“Tonight we were simply spellbound, thanks largely to the meticulous attention to detail on the part of conductor Kenneth Woods….This had been a carefully thought out programme, the concert itself once again proof that the city of Hereford is no backwater in the world of serious music.” Hereford Times


“…If ever an evening set the bar high this was it, but I can’t think of any evening that so comprehensively exceeded expectations.” Kensington and Chelsea Today


In the event, Wall of Water proved to be an uncommonly interesting work.. the main sections of the work are superbly judged in terms of consolidation, unity and contrasts…Throughout this absorbing concert, one must pay tribute to the players’ musicianship, self-evidently as one in their desire to do their best, and to Kenneth Woods, whose skill and undemonstrative mastery of the music was a joy to behold.” Classical Source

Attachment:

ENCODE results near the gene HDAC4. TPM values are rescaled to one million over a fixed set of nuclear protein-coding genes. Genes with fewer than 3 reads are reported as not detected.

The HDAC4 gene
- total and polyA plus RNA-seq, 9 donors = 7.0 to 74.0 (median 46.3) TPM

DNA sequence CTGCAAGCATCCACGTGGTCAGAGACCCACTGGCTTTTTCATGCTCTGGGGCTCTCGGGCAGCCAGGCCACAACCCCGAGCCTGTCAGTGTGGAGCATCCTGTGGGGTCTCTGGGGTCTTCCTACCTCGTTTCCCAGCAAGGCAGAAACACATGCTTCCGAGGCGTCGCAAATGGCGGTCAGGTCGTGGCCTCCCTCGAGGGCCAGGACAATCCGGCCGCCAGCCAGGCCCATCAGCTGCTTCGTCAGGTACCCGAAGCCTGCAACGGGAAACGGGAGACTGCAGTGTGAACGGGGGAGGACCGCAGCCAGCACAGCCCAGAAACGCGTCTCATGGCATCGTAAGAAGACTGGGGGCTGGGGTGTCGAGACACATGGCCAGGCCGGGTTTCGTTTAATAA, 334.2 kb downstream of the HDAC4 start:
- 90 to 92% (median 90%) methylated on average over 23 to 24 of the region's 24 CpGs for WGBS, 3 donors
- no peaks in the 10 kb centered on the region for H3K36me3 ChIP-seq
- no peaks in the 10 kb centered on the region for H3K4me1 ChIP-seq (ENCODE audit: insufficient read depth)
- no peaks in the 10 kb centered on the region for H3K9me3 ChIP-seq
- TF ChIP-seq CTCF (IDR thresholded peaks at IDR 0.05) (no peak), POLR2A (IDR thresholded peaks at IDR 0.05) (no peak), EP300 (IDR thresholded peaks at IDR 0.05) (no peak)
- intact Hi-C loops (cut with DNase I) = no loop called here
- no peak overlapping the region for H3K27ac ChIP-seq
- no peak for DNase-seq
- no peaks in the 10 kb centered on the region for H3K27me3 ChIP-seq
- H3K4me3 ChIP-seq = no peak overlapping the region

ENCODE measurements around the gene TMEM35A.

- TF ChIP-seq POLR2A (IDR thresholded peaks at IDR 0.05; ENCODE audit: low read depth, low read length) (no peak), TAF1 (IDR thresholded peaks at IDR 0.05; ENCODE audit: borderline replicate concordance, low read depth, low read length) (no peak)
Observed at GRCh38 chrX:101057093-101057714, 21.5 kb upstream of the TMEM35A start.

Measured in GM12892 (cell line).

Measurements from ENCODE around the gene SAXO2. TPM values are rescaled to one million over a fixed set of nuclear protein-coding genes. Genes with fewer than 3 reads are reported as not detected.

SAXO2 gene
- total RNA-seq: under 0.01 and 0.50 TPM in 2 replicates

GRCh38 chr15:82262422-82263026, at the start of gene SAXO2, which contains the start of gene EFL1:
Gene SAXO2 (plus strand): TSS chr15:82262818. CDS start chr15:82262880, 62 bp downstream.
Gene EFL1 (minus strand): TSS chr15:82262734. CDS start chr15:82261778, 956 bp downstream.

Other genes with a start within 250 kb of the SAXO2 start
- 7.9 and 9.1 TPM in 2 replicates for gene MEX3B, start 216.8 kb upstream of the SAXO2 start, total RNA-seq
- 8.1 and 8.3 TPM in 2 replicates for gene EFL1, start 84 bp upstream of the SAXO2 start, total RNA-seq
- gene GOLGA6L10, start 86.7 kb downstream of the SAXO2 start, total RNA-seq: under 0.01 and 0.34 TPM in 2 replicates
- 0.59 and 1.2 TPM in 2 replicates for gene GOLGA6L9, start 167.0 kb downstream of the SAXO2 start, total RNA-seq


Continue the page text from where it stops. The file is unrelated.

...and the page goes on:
“With a tight structure, beguiling harmonies and a fantastical atmosphere, this concerto reveals Pritchard to have an innate talent for pacing and drama….” Bachtrack


 “Set against recent paintings, Walls of Water, by Maggie Hambling, projected behind the players, it makes an indelible impression of heartfelt emotions, genuinely expressed in a broadly tonal idiom. The second cadenza could have been written by Mendelssohn. But this is not derivative music. It contains an ability to reach out to an audience without patronising it with easy sounds or intentions. But it is memorable and such an attribute is hard to achieve with success no matter what the choice of musical language is made…This is a lovely, elegiac work with a beauty all of its own.” Musical Opinion